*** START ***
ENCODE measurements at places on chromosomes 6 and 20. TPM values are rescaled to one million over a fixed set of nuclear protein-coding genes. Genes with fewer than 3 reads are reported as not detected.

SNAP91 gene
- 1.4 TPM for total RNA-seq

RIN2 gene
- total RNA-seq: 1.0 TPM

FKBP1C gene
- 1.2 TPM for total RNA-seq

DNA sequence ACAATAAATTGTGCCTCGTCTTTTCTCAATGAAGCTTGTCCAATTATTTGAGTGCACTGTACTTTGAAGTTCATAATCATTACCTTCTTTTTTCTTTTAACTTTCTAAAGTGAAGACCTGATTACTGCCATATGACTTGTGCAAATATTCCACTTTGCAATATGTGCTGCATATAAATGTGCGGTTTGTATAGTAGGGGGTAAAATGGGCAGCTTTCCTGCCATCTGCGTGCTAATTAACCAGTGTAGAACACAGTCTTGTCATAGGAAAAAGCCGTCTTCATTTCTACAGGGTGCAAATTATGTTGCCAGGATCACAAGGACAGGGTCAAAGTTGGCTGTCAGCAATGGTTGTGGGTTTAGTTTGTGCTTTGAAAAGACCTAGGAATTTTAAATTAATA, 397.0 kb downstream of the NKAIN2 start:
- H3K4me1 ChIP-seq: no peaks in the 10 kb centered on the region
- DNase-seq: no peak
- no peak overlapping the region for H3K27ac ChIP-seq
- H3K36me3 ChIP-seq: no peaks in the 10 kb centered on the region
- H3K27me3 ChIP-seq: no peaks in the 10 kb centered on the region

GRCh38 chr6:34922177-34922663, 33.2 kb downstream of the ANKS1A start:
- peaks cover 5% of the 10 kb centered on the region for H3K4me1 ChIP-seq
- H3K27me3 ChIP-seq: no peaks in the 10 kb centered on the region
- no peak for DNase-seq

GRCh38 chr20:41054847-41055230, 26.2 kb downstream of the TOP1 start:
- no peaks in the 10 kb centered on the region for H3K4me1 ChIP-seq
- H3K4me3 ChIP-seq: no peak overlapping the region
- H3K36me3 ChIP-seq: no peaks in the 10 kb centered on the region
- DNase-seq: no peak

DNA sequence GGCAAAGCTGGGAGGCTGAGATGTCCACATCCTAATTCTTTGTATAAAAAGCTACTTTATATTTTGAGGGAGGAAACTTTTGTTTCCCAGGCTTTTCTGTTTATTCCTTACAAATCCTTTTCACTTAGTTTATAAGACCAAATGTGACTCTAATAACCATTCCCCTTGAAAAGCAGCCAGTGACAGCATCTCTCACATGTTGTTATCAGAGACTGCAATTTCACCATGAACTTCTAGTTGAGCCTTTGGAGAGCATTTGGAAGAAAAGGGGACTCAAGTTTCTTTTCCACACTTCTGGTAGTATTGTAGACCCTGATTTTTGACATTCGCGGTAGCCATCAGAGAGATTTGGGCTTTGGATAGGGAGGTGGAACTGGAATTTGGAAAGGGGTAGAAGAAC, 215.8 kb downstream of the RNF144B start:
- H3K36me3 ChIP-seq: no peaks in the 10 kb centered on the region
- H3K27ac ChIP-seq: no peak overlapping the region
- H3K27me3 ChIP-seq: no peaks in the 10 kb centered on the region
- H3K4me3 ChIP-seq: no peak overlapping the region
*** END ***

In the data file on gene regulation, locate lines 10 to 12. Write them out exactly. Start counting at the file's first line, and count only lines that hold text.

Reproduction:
- DNase-seq: no peak
- no peak overlapping the region for H3K27ac ChIP-seq
- H3K36me3 ChIP-seq: no peaks in the 10 kb centered on the region